Non Verbal Learning Disability

Non Verbal Learning Disability

How does Non Verbal Learning Disability (NVLD) affect the child?


While NVLD affects each child differently, these are the skills that are impacted:

  • Conceptual skills: They may have trouble with grasping large concepts, problem-solving, and cause-and-effect relationships.

  • Motor skills: They may experience problems with coordination and movement.

  • Visual-spatial skills: They may have trouble with visual imagery, visual processing, and spatial relations.

  • Social skills: There may be difficulty picking up on social cues and communicating in a socially appropriate way. They may not understand sarcasm or teasing.

  • Abstract thinking: They may have trouble with reading comprehension and understanding the big picture. Children with NVLD may be good at memorizing details but not at understanding underlying concepts. They may also have trouble organizing their thoughts.


What causes NVLD?


The exact cause of NVLD is still unknown. Most current theories relate it to problems in functioning and processing of information in various parts of the brain.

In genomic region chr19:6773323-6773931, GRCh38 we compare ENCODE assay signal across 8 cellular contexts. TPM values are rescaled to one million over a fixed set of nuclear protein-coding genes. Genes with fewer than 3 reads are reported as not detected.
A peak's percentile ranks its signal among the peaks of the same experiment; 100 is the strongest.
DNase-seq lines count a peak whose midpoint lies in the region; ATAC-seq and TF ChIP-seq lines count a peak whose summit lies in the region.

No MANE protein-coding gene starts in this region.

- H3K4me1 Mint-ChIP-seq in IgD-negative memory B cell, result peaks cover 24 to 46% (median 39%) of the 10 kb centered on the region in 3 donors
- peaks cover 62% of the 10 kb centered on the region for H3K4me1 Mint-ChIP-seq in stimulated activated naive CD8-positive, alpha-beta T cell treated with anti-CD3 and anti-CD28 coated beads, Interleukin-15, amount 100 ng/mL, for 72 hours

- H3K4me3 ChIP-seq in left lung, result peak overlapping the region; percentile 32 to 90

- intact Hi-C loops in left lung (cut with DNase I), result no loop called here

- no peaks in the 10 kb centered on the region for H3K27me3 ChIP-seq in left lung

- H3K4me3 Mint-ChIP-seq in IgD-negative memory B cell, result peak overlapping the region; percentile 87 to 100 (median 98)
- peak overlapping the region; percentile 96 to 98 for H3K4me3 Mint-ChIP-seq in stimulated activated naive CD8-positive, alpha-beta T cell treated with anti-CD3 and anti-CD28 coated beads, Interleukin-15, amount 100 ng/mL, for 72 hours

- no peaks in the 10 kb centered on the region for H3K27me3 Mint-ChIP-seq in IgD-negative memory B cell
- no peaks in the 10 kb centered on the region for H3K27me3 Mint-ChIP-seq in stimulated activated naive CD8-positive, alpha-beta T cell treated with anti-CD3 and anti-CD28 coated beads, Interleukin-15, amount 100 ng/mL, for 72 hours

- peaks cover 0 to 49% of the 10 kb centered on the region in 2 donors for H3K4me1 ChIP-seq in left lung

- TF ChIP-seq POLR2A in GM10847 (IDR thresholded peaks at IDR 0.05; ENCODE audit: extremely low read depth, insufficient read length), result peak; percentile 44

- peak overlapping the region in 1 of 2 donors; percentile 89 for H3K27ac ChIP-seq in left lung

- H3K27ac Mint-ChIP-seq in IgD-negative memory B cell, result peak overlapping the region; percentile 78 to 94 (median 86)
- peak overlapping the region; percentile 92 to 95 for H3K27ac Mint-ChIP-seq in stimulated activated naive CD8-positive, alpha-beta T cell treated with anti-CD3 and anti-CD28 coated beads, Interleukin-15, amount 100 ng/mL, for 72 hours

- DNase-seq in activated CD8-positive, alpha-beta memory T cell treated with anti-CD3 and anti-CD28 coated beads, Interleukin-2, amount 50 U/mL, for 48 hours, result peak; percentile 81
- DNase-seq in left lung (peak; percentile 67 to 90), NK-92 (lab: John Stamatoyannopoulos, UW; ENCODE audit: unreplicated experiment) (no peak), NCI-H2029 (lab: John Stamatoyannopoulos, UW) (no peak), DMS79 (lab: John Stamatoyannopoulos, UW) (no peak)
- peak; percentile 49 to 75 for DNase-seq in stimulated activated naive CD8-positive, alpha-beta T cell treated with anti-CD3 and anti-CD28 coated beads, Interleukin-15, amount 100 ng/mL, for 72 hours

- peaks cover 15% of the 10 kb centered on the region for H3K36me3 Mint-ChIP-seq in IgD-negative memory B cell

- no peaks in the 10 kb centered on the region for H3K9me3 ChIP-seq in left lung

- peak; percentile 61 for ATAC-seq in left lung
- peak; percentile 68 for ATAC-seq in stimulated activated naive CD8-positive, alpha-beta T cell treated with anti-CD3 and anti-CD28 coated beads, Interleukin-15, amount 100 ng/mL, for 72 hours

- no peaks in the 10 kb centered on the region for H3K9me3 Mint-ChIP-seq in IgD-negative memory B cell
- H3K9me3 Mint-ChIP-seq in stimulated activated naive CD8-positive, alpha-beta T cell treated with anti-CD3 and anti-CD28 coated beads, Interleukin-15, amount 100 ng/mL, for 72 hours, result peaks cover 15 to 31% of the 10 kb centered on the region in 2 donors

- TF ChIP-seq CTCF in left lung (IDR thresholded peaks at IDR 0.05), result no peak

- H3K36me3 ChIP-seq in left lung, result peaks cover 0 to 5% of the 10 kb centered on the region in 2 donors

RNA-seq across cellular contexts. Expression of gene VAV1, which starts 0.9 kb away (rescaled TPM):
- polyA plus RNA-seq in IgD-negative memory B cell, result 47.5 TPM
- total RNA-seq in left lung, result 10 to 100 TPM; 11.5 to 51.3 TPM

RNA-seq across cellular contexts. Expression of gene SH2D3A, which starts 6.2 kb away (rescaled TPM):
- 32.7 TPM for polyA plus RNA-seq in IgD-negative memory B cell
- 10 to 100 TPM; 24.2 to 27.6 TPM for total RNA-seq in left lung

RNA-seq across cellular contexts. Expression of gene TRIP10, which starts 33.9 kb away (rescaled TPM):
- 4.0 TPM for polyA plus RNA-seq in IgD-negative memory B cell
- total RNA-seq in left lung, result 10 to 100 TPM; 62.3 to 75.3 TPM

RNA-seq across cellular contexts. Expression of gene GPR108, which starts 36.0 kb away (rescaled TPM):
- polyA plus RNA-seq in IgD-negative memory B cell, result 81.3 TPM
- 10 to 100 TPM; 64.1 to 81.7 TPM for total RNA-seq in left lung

How to identifying NVLD?


NVLD can often be difficult to identify. Diagnosing this learning disability is a multi-step process. Different healthcare professionals may be involved: 

Pediatrician: A pediatrician may be able to identify the symptoms and recommend whether you need to consult a psychologist for an assessment.

Psychologist: A psychologist can administer a series of tests and assessments to measure the skills that are generally affected, and identify if the child has NVLD. These include speech and language tests, visual-spatial organization tests, and tests of fine and gross motor movements.

Children with NVLD may appear bright, especially if they have good verbal skills. While their memory might be good, they may have trouble drawing conclusions from what they’ve read. As these children grow older, the symptoms become more recognizable as they realize that their perception of situations is different from their friends and peers. Not knowing what to do, they might also feel helpless.

The earlier the issue is detected, the sooner it is possible to find treatments and strategies that can help the child build social skills and relieve anxiety.


What is the treatment for NVLD?


The following strategies might be helpful for a child with NVLD symptoms:

  • Social skills group: This is a group in which children are supported to learn specific social skills (joining conversations, respond to teasing) in the presence of a trained therapist or professional.

  • Parent behavior training: Parent behaviour training teaches parents to use positive reinforcement methods to to improve the behaviour of children with learning disabilities and other childhood disorders.

  • Occupational therapy: Helps to build tolerance for external experiences.

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